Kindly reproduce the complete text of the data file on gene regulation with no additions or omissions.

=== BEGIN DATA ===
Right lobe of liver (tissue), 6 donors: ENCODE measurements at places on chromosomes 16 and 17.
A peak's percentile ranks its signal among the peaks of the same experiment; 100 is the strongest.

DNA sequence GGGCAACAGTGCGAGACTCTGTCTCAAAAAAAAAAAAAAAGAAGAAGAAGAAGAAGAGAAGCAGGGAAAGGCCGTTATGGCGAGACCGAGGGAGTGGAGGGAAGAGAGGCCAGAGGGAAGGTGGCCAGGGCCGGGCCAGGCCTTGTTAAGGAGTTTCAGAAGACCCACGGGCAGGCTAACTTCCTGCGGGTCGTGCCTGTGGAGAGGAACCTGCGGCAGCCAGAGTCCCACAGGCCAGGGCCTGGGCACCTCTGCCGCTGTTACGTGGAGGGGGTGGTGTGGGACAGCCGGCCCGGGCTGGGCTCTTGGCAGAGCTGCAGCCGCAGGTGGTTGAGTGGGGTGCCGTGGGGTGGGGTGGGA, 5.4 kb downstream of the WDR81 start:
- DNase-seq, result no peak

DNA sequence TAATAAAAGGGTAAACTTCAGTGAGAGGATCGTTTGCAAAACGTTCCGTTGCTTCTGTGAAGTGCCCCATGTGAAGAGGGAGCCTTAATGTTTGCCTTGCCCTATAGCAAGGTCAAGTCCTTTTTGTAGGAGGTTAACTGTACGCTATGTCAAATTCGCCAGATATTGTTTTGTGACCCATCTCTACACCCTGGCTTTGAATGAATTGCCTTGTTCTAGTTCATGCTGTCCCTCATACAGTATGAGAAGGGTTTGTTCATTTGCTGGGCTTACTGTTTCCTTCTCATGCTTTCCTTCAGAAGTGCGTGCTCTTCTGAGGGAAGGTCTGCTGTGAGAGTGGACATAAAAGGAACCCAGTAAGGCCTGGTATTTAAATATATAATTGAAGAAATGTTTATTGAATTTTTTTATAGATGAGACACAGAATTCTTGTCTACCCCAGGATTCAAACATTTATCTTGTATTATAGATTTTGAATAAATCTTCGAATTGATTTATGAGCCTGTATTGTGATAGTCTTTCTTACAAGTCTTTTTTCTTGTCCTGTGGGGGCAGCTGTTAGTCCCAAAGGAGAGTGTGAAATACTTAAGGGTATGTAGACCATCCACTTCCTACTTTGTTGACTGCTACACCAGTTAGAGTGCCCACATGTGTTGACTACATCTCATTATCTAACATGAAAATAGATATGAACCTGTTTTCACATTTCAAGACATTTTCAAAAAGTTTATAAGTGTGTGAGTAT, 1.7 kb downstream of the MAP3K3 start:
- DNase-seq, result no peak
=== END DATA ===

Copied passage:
Right lobe of liver (tissue), 6 donors: ENCODE measurements at places on chromosomes 16 and 17.
A peak's percentile ranks its signal among the peaks of the same experiment; 100 is the strongest.

DNA sequence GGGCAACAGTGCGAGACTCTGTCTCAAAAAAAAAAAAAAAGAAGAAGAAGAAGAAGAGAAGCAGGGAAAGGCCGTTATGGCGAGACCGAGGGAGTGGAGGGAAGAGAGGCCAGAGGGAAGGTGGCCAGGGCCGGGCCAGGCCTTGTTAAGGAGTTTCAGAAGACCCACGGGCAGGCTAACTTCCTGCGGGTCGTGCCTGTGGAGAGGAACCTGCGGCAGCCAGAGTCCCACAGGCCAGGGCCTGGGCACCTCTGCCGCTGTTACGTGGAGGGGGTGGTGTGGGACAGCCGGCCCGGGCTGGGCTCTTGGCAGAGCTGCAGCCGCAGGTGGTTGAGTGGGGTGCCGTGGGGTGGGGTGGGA, 5.4 kb downstream of the WDR81 start:
- DNase-seq, result no peak

DNA sequence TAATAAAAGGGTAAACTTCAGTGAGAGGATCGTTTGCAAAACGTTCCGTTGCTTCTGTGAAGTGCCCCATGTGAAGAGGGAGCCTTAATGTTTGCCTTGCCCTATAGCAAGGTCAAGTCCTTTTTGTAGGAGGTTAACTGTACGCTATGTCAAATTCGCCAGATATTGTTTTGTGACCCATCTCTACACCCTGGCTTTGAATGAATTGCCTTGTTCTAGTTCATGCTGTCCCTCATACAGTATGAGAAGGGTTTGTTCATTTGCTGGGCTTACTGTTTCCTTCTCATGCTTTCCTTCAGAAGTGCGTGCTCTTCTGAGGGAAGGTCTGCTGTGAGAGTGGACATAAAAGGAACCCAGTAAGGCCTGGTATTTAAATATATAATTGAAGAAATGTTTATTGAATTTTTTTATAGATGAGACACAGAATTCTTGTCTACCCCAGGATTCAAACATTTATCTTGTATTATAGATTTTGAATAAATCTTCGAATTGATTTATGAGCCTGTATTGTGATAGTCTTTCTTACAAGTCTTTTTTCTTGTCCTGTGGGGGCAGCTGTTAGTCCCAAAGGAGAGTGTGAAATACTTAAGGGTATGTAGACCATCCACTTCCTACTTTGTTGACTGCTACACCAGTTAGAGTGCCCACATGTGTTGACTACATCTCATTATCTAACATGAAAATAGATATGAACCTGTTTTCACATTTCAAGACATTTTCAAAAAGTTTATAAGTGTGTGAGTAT, 1.7 kb downstream of the MAP3K3 start:
- DNase-seq, result no peak